Jury members in Kilpatrick corruption trial break their silence - FOX13 News, WHBQ FOX 13

Jury members in Kilpatrick corruption trial break their silence

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A FOX 2 EXCLUSIVE REPORT BY M.L. Elrick

DETROIT (WJBK) -- "It was like his soul left his body."

That's how one juror described Kwame Kilpatrick's reaction when the former Detroit mayor heard the guilty verdict.

They were the most important people in the courtroom, for what may have been the most important trial in Detroit history -- yet they never said a word, until now.

The jurors in the Kilpatrick corruption trial are breaking their silence in an exclusive and wide-ranging interview with Fox 2 News.  They reveal what it was like to sit in judgment of the former mayor.

Jurors say they prayed for Kwame Kilpatrick and his family, but they couldn't forgive him for turning city hall into a criminal enterprise.

There are many things they'll never forget about this case, including the Kilpatrick's reaction to their devastating verdict.

"The shock hit him.  It was almost like his soul escaped his body," says Tanya, Juror number 7.

They were regular people with an extraordinary job of determining the fate of the former mayor, his father and his best friend.

Juror number one: We only knew her as a mid-level manager from western Wayne County. Now we can tell you her name is Jennifer.

Juror number seven: A saleswoman from Macomb County. Her name is Tonya.

We also talked with two alternate jurors: Shawn and Lisa.

For six months, they listened; they took notes. They felt the burden of responsibility and the weight of history.

LISA: This was a very important case.

JENNIFER: It was such a heavy decision to make, affecting three people's lives.

SHAWN: It was physically draining, mentally draining.

TONYA: Initially, it was frightening, it was frightening. But I think that's what banded us together.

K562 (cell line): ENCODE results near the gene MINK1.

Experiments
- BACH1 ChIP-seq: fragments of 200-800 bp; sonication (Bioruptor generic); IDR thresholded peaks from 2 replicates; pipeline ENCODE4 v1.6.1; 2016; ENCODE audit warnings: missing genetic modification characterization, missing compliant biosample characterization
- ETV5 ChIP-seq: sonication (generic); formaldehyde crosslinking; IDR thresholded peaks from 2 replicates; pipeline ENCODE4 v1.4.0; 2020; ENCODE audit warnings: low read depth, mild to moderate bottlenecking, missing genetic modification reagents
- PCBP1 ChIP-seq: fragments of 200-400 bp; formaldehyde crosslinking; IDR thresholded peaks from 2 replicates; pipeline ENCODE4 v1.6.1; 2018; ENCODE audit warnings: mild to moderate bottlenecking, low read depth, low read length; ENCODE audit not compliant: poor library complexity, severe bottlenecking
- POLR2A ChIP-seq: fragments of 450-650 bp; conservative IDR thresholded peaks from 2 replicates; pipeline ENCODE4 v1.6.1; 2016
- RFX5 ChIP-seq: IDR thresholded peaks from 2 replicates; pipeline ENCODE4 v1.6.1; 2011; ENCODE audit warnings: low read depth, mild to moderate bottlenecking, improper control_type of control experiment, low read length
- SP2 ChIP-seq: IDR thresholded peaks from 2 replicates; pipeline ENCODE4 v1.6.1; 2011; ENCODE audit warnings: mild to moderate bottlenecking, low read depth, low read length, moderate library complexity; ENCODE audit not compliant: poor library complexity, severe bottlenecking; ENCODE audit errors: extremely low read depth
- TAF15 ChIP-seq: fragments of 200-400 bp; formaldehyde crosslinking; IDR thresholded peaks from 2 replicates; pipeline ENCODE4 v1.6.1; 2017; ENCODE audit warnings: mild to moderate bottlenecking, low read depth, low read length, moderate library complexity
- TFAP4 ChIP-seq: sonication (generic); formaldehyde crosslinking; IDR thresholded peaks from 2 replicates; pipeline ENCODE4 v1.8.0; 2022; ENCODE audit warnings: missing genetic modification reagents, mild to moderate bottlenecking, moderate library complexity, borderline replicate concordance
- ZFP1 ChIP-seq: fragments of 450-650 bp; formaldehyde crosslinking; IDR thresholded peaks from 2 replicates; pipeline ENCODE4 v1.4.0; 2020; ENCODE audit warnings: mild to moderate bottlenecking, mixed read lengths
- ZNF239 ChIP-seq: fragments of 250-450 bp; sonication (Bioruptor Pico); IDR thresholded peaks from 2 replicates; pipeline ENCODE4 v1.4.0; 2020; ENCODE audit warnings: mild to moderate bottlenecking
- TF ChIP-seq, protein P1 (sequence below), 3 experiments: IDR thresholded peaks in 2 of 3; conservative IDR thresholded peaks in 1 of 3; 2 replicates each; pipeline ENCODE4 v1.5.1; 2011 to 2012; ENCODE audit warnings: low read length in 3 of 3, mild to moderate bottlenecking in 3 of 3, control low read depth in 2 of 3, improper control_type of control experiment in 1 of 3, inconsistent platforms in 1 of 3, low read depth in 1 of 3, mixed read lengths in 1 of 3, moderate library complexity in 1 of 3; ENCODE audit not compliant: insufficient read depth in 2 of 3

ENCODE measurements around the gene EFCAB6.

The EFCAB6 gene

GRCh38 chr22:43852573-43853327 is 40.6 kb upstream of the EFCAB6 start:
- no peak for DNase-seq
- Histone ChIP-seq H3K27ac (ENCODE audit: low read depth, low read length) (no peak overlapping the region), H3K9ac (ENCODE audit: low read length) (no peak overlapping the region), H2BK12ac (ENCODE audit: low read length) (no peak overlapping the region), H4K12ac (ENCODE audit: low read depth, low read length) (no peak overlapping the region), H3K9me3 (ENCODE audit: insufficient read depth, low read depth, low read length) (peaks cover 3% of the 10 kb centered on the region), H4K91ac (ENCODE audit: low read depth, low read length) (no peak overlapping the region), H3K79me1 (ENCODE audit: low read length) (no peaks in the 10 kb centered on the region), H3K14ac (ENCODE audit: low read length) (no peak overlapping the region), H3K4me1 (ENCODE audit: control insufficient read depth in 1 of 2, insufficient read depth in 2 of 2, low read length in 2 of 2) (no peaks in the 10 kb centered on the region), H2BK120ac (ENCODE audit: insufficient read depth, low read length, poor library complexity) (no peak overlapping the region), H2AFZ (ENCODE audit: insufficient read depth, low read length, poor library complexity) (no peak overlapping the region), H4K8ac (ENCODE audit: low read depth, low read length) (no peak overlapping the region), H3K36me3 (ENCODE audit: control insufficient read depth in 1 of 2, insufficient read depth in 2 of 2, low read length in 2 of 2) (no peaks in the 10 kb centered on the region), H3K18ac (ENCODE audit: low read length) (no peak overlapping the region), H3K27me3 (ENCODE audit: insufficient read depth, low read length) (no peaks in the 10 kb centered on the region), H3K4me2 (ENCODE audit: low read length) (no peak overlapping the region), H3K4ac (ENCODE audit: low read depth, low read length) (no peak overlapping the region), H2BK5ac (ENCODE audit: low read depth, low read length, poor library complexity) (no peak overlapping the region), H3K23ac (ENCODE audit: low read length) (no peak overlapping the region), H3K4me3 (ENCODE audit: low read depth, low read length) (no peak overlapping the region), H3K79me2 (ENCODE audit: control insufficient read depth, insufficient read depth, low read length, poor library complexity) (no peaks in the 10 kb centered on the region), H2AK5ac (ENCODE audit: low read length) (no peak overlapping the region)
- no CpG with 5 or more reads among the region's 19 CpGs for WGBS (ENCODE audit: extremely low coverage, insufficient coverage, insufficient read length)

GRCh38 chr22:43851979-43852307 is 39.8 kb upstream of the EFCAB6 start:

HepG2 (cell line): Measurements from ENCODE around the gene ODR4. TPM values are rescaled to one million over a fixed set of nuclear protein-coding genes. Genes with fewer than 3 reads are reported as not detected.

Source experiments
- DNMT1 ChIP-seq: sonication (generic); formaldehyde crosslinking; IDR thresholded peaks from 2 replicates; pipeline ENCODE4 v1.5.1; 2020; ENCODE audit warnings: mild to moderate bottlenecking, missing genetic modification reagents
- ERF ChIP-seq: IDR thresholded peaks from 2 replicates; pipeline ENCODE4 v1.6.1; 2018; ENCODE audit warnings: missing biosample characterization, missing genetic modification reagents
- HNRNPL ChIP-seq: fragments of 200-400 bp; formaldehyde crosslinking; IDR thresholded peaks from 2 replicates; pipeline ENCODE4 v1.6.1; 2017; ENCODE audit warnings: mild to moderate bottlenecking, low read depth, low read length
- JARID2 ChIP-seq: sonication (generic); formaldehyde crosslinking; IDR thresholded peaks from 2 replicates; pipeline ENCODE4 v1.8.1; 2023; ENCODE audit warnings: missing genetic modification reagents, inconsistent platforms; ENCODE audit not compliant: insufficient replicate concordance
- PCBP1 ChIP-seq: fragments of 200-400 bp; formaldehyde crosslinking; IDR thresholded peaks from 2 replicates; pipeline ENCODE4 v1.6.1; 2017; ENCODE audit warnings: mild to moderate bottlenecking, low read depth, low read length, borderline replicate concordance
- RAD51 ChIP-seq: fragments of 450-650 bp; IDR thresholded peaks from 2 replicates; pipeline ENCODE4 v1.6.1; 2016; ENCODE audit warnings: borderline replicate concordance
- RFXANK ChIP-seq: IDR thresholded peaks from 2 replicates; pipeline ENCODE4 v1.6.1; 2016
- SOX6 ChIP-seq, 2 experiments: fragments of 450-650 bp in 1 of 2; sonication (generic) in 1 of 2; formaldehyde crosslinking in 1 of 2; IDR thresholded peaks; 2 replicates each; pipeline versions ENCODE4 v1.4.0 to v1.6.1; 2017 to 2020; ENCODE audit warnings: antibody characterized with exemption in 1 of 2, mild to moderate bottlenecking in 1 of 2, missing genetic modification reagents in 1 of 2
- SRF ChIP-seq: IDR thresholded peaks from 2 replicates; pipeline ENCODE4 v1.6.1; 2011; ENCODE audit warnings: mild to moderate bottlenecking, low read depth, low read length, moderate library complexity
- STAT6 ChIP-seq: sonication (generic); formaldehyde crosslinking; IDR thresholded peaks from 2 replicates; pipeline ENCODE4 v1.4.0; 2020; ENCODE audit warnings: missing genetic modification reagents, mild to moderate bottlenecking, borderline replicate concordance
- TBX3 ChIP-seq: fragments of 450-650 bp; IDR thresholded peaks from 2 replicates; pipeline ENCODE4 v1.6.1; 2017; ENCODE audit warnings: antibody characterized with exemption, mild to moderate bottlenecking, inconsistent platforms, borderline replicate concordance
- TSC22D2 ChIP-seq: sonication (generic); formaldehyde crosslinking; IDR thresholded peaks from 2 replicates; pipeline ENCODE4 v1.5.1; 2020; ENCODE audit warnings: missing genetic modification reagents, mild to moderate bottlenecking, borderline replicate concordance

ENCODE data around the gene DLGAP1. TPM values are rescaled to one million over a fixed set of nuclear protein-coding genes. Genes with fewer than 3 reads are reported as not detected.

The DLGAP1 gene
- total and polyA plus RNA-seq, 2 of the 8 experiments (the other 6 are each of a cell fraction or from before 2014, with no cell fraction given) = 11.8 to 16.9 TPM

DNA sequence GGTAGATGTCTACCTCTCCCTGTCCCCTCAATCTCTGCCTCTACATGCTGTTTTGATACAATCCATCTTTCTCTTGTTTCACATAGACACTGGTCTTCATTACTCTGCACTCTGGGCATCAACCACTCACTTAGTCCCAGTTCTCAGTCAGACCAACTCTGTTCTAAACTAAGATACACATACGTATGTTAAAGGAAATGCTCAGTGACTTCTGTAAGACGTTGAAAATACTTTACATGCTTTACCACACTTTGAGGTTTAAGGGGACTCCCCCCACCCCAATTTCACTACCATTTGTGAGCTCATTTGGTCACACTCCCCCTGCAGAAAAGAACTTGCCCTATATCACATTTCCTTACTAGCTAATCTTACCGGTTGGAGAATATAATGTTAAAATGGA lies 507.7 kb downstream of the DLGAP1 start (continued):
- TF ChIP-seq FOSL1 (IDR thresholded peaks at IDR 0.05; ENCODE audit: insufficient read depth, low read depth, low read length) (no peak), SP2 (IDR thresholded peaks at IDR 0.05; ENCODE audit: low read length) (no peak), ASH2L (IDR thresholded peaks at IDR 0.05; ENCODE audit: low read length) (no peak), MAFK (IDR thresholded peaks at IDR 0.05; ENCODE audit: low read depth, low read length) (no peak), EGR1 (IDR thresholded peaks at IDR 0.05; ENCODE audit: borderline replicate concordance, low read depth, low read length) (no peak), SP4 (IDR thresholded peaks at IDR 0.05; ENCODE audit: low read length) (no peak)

Every day we studied them, searching for an expression, a gesture, but they gave us very little to work with.

JENNIFER: A lot of us acted a certain way in the jury box, just to keep a straight face, just to keep it simple and not have people read into what they thought we were thinking.

We didn't know their names, so I came up with nicknames.  Like "quiet one."

TONYA: My husband was like, what, quiet one? No, they got it all wrong. My nickname was trouble.

SHAWN: T-T-Trouble.

JENNIFER: Tonya doesn't hold back.

While their identities were a closely guarded secret, plenty of people knew who they were.

JENNIFER: I'd get to work and I'd head out to the back and people would yell out, 'Hey, were you the one that fell asleep today?' I don't want to talk about it! I don't want to talk about it!

Some of the challenges they faced were mundane, like the bug in the jury box.

TONYA: We were at first like, something bit me! Something bit me again. I'm getting bit all up!

SHAWN: Sitting in those seats, they could be unnnnncomfortable!

JENNIFER: We would stress eat like crazy. We ate all the time. We were just bringing in food all the time.

LISA: I don't want to see another jolly rancher ever again. We ate so many jolly ranchers!

JENNIFER: Hearing those jolly rancher wrappers in the jury box scrunching.

No one could talk to the jury, but that didn't stop Kilpatrick from trying to make a connection.